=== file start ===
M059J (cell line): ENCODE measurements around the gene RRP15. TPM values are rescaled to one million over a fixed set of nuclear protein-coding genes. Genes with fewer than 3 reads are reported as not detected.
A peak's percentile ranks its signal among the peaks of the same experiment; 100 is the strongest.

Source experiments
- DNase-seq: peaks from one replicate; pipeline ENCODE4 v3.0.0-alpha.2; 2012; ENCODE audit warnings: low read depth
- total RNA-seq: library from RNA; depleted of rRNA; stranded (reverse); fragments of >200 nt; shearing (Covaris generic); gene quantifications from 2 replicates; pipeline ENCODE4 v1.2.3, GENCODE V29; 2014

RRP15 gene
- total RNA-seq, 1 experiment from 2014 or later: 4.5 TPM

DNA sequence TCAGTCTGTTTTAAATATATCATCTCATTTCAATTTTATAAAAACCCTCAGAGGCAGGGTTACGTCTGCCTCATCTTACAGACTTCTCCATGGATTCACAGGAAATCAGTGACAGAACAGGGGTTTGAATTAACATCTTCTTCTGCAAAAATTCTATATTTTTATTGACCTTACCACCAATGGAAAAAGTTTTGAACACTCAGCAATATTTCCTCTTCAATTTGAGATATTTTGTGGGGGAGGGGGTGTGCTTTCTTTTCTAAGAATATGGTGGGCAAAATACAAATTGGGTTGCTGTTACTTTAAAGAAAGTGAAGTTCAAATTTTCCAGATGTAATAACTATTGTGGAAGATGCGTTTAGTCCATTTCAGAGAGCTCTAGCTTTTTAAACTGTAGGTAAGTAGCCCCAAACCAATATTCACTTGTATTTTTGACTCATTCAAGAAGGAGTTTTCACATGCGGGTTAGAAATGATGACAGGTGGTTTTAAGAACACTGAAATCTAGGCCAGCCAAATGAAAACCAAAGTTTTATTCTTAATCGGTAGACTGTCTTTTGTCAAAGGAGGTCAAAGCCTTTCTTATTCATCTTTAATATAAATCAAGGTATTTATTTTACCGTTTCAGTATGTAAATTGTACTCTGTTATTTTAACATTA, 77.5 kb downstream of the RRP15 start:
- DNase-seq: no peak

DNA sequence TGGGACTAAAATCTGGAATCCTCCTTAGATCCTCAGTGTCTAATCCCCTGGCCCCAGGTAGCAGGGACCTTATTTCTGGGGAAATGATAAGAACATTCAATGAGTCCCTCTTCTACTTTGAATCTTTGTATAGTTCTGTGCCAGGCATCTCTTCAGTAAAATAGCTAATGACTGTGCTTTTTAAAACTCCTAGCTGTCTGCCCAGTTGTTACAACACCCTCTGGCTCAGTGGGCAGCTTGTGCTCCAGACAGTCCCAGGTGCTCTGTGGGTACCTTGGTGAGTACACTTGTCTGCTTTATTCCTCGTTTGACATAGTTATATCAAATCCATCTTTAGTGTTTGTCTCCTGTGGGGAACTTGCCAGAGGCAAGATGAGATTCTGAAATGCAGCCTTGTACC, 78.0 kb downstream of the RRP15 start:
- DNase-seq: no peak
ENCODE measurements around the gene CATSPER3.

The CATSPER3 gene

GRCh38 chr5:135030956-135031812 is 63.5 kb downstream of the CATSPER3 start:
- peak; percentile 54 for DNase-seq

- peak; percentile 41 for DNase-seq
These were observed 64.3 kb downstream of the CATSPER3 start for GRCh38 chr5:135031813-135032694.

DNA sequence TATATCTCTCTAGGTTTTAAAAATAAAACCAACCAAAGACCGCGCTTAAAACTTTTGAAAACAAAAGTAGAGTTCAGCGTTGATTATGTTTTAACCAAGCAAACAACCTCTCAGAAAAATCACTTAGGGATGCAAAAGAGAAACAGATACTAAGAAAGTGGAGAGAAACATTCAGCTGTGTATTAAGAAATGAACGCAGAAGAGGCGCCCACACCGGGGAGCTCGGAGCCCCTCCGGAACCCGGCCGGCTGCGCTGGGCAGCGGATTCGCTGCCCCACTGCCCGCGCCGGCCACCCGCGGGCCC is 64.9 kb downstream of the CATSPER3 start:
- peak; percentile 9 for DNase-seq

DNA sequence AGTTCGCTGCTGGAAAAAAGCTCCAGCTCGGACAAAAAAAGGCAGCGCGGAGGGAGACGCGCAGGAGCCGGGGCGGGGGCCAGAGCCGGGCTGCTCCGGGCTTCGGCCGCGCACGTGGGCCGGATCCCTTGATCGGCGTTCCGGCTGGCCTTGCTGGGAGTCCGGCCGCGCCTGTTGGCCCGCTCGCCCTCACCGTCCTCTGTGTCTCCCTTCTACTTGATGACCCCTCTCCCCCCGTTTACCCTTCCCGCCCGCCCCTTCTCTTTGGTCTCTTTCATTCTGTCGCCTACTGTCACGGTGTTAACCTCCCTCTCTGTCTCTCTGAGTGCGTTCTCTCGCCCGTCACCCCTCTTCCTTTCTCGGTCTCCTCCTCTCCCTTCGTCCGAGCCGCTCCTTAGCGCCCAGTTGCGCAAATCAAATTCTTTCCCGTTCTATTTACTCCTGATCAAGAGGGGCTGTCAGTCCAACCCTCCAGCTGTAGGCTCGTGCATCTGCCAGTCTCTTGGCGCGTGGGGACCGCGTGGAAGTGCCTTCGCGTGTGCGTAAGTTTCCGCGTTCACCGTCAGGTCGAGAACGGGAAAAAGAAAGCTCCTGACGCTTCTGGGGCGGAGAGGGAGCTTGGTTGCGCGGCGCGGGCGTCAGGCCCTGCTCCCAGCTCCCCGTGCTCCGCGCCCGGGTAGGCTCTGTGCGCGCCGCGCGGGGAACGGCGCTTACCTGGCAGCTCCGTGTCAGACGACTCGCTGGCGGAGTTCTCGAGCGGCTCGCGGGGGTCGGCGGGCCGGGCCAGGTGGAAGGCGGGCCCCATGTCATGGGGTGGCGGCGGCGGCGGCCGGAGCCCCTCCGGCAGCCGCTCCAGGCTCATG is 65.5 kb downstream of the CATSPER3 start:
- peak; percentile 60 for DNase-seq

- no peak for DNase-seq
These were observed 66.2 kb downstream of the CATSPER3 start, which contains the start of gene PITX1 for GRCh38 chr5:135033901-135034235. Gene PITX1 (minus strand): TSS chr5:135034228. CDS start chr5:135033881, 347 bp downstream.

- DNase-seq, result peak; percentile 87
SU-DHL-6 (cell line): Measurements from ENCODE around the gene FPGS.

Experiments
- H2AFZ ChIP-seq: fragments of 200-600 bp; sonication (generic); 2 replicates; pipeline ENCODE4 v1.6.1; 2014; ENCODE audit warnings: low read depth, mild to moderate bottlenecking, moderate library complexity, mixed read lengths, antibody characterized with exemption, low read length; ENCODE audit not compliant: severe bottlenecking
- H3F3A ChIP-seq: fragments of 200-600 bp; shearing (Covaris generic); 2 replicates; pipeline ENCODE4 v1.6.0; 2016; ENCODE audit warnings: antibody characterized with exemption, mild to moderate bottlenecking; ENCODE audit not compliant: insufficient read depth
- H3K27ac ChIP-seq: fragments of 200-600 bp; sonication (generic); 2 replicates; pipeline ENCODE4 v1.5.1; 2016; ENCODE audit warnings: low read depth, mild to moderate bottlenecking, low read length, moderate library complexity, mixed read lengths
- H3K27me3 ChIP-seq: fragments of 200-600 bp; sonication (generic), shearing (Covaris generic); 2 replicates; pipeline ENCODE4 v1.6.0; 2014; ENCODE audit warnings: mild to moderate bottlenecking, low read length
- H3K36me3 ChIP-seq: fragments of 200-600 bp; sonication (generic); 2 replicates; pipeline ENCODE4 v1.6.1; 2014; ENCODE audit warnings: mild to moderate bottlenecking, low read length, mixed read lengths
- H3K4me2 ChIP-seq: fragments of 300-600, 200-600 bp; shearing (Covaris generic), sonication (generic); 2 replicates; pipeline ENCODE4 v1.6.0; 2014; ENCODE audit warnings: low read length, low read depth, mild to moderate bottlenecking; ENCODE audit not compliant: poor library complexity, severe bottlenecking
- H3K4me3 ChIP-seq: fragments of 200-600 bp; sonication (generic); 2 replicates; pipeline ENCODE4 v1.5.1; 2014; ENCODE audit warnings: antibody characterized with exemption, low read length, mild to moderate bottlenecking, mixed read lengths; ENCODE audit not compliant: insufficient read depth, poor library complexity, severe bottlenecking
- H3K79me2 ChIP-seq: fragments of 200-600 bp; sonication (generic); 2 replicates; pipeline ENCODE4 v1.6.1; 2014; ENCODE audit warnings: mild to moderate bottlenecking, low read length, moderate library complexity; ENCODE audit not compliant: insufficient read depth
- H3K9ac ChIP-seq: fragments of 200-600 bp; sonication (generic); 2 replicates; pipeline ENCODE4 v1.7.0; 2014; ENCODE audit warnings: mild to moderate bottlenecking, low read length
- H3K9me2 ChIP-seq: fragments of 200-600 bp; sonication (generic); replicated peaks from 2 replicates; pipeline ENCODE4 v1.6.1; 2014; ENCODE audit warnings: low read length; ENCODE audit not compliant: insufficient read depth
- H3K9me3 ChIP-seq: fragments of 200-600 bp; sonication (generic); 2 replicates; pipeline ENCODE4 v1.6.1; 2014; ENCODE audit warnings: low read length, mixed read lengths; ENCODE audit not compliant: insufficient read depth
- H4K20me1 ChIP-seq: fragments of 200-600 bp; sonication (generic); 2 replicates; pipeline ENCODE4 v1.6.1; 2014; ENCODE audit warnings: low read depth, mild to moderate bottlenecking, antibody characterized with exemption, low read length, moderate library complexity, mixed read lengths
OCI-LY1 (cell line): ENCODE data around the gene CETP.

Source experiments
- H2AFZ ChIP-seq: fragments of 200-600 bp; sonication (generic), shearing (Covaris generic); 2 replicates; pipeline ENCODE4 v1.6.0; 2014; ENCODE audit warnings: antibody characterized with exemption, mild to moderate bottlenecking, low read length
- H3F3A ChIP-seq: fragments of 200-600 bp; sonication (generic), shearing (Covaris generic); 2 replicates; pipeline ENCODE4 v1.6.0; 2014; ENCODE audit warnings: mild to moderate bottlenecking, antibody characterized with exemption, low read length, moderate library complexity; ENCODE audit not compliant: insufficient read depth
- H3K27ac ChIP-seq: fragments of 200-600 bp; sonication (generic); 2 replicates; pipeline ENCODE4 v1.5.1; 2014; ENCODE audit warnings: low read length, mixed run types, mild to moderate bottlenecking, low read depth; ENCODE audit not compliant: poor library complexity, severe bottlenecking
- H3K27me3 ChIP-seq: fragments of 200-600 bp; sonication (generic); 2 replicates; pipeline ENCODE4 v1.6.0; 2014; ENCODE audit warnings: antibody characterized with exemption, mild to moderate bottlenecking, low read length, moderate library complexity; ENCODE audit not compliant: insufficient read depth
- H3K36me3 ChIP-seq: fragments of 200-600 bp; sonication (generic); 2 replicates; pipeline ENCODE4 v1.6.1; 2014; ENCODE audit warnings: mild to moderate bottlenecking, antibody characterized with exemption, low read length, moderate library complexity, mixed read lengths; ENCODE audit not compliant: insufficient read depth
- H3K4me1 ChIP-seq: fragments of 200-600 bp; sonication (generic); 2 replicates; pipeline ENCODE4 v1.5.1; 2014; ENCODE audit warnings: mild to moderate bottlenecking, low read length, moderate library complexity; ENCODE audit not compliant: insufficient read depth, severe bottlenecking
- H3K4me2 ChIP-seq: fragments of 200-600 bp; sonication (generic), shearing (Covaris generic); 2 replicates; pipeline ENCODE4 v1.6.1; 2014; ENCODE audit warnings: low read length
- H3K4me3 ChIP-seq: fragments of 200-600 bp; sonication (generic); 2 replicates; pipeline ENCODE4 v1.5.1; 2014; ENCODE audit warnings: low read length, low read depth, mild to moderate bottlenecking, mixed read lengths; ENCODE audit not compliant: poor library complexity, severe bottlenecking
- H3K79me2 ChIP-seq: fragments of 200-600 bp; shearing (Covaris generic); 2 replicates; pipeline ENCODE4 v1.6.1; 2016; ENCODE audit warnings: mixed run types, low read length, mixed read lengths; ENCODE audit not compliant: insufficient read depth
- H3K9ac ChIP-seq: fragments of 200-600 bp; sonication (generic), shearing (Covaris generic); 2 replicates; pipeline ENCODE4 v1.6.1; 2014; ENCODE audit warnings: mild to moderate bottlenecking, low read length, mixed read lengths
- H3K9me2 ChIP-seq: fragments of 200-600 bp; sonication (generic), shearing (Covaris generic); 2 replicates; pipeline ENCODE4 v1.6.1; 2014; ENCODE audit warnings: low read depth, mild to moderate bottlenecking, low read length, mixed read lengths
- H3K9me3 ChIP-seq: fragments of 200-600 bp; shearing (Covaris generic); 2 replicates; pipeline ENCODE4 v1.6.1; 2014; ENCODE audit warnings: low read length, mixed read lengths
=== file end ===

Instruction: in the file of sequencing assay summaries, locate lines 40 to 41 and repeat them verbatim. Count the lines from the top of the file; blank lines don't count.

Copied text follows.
Source experiments
- H2AFZ ChIP-seq: fragments of 200-600 bp; sonication (generic), shearing (Covaris generic); 2 replicates; pipeline ENCODE4 v1.6.0; 2014; ENCODE audit warnings: antibody characterized with exemption, mild to moderate bottlenecking, low read length